3-8-18 5:17 AM EST | Email Article
   By Nathan Allen and Alberto Delclaux 

Shares in Abertis Infraestructuras SA (ABE.MC) dropped Thursday on news that its two suitors may team up for a joint takeover offer, potentially squelching the bidding war that has driven Abertis's share price up more than 35% since last March.

Actividades de Construccion y Servicios SA (ACS.MC) and Atlantia SpA (ATL.MI)--until recently rivals in the tussle for Abertis--confirmed that they have held talks in separate filings sent to Spain's market regulator, the CNMV.

However, both companies said they haven't reached a definitive agreement.

At 0926 GMT, Abertis shares traded 4.2% lower at 18.59 euros ($23.08), while shares in ACS and Atlantia were up 7.1% and 5%, respectively.

Spanish newspaper Expansion had earlier reported that the two bidders were considering a joint-ownership agreement under which they would divide Abertis's Spanish and international assets among themselves.

Both companies want to avoid driving Abertis's share price up any higher and rendering their offers financially invalid, according to Expansion.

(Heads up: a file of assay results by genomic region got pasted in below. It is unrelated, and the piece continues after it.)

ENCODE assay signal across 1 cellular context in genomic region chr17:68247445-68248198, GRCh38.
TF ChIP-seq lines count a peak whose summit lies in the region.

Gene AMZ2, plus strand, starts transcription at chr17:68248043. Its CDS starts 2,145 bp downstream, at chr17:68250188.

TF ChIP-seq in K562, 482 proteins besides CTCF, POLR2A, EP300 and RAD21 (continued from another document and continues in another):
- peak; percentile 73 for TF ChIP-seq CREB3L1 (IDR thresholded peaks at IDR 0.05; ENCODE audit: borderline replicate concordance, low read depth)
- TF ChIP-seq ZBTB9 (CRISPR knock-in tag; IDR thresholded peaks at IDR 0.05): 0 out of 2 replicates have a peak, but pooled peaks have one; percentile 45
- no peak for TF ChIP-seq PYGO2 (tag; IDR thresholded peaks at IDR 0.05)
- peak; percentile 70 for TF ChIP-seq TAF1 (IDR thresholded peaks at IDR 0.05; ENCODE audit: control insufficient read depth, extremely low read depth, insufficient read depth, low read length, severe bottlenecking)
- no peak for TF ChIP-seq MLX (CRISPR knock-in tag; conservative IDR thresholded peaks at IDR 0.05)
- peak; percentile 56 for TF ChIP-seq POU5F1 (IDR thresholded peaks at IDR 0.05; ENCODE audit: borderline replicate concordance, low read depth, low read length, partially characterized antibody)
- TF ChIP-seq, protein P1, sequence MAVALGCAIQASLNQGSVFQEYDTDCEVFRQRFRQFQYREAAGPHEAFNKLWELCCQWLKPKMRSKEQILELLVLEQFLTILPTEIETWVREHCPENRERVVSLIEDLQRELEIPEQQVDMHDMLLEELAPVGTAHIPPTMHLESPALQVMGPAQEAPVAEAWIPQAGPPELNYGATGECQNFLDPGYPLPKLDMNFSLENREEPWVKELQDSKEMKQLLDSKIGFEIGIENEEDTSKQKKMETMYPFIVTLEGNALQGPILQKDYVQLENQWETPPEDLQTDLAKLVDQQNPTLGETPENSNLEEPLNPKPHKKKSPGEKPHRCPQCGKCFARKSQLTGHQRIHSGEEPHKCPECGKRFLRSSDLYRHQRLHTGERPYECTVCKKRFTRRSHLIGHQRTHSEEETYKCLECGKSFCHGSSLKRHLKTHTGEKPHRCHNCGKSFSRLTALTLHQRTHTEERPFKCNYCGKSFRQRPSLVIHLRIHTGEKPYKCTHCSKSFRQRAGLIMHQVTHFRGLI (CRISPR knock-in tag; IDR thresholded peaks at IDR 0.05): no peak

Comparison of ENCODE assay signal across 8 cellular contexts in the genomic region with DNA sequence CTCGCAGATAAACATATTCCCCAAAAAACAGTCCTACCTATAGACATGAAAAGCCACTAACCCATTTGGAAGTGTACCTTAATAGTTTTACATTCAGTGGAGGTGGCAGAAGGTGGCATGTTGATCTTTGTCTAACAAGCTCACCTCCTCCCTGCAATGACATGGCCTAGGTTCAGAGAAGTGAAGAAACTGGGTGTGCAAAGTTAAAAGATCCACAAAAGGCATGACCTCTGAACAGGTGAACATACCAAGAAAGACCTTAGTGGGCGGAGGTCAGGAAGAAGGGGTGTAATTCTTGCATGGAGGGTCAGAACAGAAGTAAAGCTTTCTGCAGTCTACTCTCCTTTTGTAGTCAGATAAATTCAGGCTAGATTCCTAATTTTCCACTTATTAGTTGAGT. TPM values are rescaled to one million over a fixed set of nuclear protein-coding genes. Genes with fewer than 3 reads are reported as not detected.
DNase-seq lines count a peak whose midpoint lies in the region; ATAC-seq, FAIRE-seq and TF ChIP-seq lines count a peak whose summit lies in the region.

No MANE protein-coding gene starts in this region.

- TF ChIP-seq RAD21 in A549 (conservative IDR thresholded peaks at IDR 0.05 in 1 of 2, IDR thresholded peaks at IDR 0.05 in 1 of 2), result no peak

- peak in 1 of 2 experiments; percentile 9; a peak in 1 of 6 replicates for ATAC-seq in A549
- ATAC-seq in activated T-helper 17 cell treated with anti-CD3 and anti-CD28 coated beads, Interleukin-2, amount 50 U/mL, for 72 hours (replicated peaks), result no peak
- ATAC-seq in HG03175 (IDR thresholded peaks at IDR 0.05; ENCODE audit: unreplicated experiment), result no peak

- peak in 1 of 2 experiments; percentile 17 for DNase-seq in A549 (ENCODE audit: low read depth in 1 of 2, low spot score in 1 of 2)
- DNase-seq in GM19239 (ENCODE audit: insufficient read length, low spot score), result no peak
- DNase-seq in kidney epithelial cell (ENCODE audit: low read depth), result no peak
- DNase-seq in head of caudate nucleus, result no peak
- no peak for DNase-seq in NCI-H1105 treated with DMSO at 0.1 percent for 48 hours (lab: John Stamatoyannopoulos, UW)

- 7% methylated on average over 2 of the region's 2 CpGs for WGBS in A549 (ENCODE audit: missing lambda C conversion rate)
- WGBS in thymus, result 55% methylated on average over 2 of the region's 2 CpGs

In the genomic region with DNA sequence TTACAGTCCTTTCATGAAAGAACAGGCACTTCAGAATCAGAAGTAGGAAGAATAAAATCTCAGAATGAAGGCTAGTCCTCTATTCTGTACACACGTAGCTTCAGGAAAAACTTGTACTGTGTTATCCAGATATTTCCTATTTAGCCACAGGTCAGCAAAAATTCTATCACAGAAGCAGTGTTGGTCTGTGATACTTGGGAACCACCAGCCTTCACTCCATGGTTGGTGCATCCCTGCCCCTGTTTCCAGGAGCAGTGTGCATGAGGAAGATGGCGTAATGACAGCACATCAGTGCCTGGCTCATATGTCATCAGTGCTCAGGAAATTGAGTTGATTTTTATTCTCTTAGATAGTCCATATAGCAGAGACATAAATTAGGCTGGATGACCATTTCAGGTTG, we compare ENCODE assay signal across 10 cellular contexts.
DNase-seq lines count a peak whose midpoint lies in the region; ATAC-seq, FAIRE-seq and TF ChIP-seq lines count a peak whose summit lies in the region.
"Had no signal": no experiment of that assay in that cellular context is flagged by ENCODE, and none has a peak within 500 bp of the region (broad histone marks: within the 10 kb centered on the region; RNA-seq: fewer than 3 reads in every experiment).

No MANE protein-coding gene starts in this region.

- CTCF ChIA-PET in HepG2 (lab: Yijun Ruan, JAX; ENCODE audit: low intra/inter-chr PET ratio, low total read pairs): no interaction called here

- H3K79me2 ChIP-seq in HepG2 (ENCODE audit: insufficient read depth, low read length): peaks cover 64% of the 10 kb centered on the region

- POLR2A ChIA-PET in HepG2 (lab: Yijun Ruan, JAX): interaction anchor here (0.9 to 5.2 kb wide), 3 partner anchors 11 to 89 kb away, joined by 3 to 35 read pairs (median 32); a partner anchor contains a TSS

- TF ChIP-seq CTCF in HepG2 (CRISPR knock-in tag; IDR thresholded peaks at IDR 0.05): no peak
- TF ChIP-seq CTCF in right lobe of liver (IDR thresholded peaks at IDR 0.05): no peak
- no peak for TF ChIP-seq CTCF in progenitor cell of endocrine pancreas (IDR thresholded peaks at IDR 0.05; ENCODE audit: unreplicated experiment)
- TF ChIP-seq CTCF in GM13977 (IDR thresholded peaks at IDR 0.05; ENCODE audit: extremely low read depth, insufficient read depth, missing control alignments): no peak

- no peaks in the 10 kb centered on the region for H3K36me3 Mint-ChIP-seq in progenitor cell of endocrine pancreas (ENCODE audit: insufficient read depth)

"An agreement between both bidders, whatever the final shape of the deal, eliminates the rivalry between them and hurts Abertis shareholders," said analysts at Bankinter, which recommends that investors reduce their stake in Abertis.

Since Atlantia submitted its initial bid of EUR16.3 billion in May 2017, Abertis's share price has risen 35%, giving it a market capitalization of EUR18.47 billion based on Wednesday's closing price.

The bidding process has become bogged down amid tensions between Spain's government, which is reportedly reluctant to let Abertis fall into foreign control, and the CNMV.

After the CNMV approved Atlantia's bid, Spain's ministries governing energy and public works weighed in to demand that the regulator revoke its authorization of the deal until they completed their own review.

ACS's rival bid of EUR18.6 billion, submitted via its German subsidiary Hochtief AG (HOT.XE) in October, has yet to receive approval from the regulator.

Both bids need the approval of the energy ministry, as Abertis holds a majority stake in satellite communications operator Hispasat, which the government considers a strategically important national asset.


Write to Nathan Allen at nathan.allen@dowjones.com and Alberto Delclaux at alberto.delclaux@dowjones.com


(END) Dow Jones Newswires

March 08, 2018 05:17 ET (10:17 GMT)

Copyright (c) 2018 Dow Jones & Company, Inc.
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